13.7 Electrochemical Impedance Spectroscopy
Electrochemical Impedance Spectroscopy (EIS) has been used for a number of years to test the SoH and SoC of industrial batteries. EIS is well suited for observing reactions in the kinetics of electrodes and batteries. Changes in impedance readings hint at minute intrusion of corrosion, which can be evaluated with the EIS methods. Impedance studies using the EIS technology have been carried out on lead acid, NiCd, NiMH, Li-ion and other chemistries. EIS test methods are also used to examine the cells on larger stationary batteries.
In its simplest manifestation, measurements of internal battery resistance can be taken by applying a load to a battery and observing the current-voltage characteristics. A secondary load of higher current is applied, again noting the voltage and current. The current and voltage relationship of the two loads can be utilized to provide the internal resistance using Ohm’s Law.
Rather than applying two load levels, an AC signal is injected. This AC voltage floats as a ripple on top of the battery DC voltage and charges and discharges the battery alternatively. The AC frequency varies from a low 100mHz to about 5kHz. 100mHz is a very low frequency that takes 10 seconds to complete a full cycle. In comparison, 5kHz completes 5000 cycles in one second. At about 1000Hz, the load behaves more like a DC resistance because the chemistry cannot follow the rapid changes between charge and discharge pulses. The information about electrolyte mass transport is ascertained at lower frequencies.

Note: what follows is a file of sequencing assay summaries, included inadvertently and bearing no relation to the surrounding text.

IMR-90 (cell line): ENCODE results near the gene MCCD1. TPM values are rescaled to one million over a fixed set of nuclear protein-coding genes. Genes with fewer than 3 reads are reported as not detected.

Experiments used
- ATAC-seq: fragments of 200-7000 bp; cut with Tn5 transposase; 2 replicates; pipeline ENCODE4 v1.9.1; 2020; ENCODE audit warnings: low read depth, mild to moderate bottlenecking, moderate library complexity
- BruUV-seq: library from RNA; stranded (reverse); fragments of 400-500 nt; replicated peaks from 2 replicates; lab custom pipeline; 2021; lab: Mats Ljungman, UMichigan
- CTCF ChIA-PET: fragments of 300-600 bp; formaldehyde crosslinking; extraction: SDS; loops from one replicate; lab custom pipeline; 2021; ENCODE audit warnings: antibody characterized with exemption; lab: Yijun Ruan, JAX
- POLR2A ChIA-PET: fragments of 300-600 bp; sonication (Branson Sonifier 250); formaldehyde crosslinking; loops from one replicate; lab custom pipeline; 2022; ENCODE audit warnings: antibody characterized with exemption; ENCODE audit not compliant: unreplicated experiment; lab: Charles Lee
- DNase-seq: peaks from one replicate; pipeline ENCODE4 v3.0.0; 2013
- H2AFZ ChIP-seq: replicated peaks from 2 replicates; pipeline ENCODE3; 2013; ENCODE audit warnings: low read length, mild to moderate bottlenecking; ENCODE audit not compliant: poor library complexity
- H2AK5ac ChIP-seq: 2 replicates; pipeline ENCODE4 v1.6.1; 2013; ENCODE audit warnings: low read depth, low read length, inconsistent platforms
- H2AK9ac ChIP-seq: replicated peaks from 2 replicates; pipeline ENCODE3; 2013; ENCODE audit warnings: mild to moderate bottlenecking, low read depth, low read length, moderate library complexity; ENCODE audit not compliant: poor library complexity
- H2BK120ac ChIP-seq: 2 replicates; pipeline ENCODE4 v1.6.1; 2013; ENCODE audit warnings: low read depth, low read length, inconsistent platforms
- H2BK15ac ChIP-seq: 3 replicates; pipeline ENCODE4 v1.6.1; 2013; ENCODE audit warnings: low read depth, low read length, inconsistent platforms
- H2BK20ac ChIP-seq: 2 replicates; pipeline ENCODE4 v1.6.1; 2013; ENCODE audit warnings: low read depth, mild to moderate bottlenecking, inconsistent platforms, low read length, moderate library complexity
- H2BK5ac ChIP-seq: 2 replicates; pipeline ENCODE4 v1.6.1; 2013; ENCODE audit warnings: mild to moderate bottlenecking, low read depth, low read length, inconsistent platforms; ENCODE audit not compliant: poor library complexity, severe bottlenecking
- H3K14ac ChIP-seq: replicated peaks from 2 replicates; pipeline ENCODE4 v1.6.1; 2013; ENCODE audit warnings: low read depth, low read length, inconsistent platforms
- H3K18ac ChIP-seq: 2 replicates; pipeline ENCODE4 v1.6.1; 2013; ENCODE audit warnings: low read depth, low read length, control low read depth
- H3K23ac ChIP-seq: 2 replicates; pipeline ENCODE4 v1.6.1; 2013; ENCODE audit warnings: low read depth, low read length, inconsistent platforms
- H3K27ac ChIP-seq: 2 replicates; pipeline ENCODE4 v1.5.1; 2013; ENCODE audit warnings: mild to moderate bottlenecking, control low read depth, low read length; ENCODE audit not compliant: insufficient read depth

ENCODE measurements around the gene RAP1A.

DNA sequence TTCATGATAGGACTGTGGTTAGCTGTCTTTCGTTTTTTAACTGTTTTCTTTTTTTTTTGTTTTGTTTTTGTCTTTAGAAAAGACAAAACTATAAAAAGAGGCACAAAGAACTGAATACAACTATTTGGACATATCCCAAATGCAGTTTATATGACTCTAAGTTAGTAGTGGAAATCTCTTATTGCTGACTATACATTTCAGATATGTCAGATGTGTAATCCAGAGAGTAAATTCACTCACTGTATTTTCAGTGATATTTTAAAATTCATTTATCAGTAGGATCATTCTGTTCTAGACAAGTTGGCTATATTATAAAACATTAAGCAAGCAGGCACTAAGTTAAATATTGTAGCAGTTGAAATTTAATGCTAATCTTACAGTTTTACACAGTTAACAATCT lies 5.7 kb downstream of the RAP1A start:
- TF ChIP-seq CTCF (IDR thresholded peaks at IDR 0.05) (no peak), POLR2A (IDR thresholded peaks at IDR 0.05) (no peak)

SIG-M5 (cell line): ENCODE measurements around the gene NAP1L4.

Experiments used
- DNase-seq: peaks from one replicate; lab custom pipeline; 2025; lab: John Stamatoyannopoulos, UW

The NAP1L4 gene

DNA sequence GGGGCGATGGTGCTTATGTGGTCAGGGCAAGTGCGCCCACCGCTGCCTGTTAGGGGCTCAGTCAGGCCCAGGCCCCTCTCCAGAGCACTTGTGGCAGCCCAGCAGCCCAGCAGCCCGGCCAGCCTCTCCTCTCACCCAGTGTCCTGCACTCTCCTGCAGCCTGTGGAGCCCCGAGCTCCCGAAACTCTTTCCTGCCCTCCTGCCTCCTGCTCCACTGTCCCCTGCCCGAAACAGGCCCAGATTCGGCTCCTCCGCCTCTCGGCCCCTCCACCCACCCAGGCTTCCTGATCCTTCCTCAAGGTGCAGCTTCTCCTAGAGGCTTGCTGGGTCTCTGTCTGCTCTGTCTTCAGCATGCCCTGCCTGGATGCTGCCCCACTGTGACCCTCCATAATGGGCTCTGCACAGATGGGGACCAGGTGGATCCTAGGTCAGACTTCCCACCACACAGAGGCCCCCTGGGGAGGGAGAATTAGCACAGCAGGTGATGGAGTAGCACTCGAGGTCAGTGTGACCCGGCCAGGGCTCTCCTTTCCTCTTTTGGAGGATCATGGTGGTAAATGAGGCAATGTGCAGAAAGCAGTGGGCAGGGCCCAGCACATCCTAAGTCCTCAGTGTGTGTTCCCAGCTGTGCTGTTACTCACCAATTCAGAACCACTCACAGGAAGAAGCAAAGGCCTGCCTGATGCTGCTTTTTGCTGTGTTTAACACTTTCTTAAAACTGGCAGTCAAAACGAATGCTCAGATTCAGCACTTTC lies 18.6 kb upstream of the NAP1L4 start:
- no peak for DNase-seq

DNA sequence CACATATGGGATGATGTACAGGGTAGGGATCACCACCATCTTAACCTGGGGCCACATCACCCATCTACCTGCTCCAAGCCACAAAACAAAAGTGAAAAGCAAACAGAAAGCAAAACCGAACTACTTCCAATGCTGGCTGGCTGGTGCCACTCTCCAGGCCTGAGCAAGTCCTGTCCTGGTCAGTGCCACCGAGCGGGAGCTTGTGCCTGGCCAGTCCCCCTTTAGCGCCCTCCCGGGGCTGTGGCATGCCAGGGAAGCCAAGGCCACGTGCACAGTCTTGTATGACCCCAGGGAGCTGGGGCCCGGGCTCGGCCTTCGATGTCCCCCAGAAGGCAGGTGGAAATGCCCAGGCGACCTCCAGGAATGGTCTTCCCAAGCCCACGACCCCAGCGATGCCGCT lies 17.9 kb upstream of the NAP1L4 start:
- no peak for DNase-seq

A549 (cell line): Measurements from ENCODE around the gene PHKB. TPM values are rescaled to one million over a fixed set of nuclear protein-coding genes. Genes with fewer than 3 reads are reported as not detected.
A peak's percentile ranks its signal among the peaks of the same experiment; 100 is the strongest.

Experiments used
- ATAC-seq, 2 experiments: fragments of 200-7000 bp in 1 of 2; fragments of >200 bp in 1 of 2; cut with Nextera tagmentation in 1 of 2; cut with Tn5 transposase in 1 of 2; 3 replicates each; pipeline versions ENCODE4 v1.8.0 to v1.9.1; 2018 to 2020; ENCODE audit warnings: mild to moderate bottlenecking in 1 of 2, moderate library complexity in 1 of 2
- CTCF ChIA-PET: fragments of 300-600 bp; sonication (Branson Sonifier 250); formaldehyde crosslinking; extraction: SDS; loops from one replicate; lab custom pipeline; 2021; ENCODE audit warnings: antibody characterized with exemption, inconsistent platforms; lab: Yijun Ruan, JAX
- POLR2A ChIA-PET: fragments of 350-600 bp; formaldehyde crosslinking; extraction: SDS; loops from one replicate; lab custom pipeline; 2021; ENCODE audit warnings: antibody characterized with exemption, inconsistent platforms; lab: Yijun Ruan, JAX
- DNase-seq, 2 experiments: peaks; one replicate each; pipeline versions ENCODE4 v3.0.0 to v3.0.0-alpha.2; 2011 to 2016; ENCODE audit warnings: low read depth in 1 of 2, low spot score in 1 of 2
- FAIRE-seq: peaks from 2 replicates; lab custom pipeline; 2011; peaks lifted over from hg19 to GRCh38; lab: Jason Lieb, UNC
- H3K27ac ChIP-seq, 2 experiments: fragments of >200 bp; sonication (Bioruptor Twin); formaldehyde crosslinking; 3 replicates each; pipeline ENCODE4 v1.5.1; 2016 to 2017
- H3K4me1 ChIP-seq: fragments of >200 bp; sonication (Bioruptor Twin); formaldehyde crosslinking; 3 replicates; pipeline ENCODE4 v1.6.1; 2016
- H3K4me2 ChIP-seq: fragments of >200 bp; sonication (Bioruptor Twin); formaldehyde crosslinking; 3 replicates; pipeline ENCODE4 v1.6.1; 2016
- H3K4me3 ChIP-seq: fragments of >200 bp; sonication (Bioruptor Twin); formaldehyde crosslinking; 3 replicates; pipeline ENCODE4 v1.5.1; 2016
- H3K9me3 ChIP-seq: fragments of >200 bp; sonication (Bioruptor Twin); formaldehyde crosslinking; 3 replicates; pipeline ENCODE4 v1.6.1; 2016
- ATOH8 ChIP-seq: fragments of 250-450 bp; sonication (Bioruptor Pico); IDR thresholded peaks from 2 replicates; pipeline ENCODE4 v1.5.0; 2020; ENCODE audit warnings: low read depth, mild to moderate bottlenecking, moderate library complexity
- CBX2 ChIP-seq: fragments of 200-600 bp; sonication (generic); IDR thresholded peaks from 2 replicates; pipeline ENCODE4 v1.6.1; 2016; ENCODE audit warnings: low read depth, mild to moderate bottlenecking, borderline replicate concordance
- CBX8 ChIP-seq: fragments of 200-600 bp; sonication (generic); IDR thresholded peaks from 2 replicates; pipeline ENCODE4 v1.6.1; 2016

Additional information regarding the battery’s condition can be obtained by applying various frequencies. One can envision going through different layers of the battery and examining each level. Similar to tuning the dial on a broadcast radio, in which individual stations offer different types of music, so too does the battery provide different information of the internal processes. The EIS is an effective technique to analyze the mechanisms of interfacial structure and to observe the change in the formation when cycling the battery as part of everyday use.
When applying a sine wave to a battery, a phase shift between voltage and current occurs. The reactive load of the battery causes this phenomenon. The overall battery resistance consists of three resistance types: pure resistance, inductance and capacitance. Capacitance is responsible for the capacitor effect; and the inductance is accountable for the so-called magnetic field, or coil effect. The voltage on a capacitor lags behind the current. This process is reversed on a coil and the current lags behind the voltage. The level of phase shift that occurs when applying a current through a reactive load is used to provide information as to the battery’s condition.
One of the difficulties with the EIS method is interpreting the information. It is one thing to amass a large amount of data, and another to make practical use of it. Although the derived information reflects aging and other deficiencies, the readings are not universal and do not apply in the same way to all battery makes and types. Rather, each battery type generates its own set of signatures. Without a library of well-defined reference readings with which to compare, the EIS method has little meaning.
Modern technology can help. The vector settings of a given battery type can be stored in the test instrument and translated into meaningful readings by software. The readings can further be analyzed by coupling impedance spectroscopy with a fuzzy neuro-adaptive algorithm.
Electrochemical Impedance Spectroscopy is commonly used to research batteries in a lab environment. Best results are obtained on a single cell. EIS is also used in aviation and in-flight analysis of satellite batteries. Closer to earth, the EIS method examines stationary batteries for grid corrosion and water loss. Further refined, the EIS technology has the potential for wider applications, such as testing portable batteries. EIS may one day test batteries in a matter of seconds and achieve higher accuracy than current methods.